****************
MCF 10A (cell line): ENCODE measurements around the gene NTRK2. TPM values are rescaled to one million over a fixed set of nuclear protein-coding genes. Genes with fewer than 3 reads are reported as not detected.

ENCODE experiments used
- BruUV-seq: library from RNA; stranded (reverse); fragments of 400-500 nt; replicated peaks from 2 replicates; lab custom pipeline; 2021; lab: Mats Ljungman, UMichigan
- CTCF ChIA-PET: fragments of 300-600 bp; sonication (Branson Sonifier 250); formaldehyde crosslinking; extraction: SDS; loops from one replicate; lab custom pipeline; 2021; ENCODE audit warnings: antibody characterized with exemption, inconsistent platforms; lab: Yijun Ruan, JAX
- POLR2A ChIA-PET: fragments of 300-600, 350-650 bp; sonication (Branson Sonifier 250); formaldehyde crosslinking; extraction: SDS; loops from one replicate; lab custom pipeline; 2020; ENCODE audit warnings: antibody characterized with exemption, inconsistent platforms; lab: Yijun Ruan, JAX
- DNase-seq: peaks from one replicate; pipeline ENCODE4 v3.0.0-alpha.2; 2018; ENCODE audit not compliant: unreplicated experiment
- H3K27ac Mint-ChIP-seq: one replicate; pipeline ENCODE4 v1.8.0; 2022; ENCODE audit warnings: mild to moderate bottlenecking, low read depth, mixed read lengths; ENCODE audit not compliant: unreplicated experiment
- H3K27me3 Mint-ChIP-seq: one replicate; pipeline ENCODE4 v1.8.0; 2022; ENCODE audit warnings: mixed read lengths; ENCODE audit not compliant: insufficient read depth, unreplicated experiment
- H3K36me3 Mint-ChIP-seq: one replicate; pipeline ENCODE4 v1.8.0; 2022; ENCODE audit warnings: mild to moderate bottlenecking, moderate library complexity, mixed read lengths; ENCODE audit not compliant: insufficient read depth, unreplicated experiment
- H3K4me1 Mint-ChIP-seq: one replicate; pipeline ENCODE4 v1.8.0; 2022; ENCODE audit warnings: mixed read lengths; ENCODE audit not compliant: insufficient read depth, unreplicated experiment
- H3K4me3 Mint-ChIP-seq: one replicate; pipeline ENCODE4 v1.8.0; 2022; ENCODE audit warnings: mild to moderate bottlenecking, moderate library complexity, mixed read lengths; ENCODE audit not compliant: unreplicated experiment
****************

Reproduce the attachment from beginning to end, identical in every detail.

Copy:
MCF 10A (cell line): ENCODE measurements around the gene NTRK2. TPM values are rescaled to one million over a fixed set of nuclear protein-coding genes. Genes with fewer than 3 reads are reported as not detected.

ENCODE experiments used
- BruUV-seq: library from RNA; stranded (reverse); fragments of 400-500 nt; replicated peaks from 2 replicates; lab custom pipeline; 2021; lab: Mats Ljungman, UMichigan
- CTCF ChIA-PET: fragments of 300-600 bp; sonication (Branson Sonifier 250); formaldehyde crosslinking; extraction: SDS; loops from one replicate; lab custom pipeline; 2021; ENCODE audit warnings: antibody characterized with exemption, inconsistent platforms; lab: Yijun Ruan, JAX
- POLR2A ChIA-PET: fragments of 300-600, 350-650 bp; sonication (Branson Sonifier 250); formaldehyde crosslinking; extraction: SDS; loops from one replicate; lab custom pipeline; 2020; ENCODE audit warnings: antibody characterized with exemption, inconsistent platforms; lab: Yijun Ruan, JAX
- DNase-seq: peaks from one replicate; pipeline ENCODE4 v3.0.0-alpha.2; 2018; ENCODE audit not compliant: unreplicated experiment
- H3K27ac Mint-ChIP-seq: one replicate; pipeline ENCODE4 v1.8.0; 2022; ENCODE audit warnings: mild to moderate bottlenecking, low read depth, mixed read lengths; ENCODE audit not compliant: unreplicated experiment
- H3K27me3 Mint-ChIP-seq: one replicate; pipeline ENCODE4 v1.8.0; 2022; ENCODE audit warnings: mixed read lengths; ENCODE audit not compliant: insufficient read depth, unreplicated experiment
- H3K36me3 Mint-ChIP-seq: one replicate; pipeline ENCODE4 v1.8.0; 2022; ENCODE audit warnings: mild to moderate bottlenecking, moderate library complexity, mixed read lengths; ENCODE audit not compliant: insufficient read depth, unreplicated experiment
- H3K4me1 Mint-ChIP-seq: one replicate; pipeline ENCODE4 v1.8.0; 2022; ENCODE audit warnings: mixed read lengths; ENCODE audit not compliant: insufficient read depth, unreplicated experiment
- H3K4me3 Mint-ChIP-seq: one replicate; pipeline ENCODE4 v1.8.0; 2022; ENCODE audit warnings: mild to moderate bottlenecking, moderate library complexity, mixed read lengths; ENCODE audit not compliant: unreplicated experiment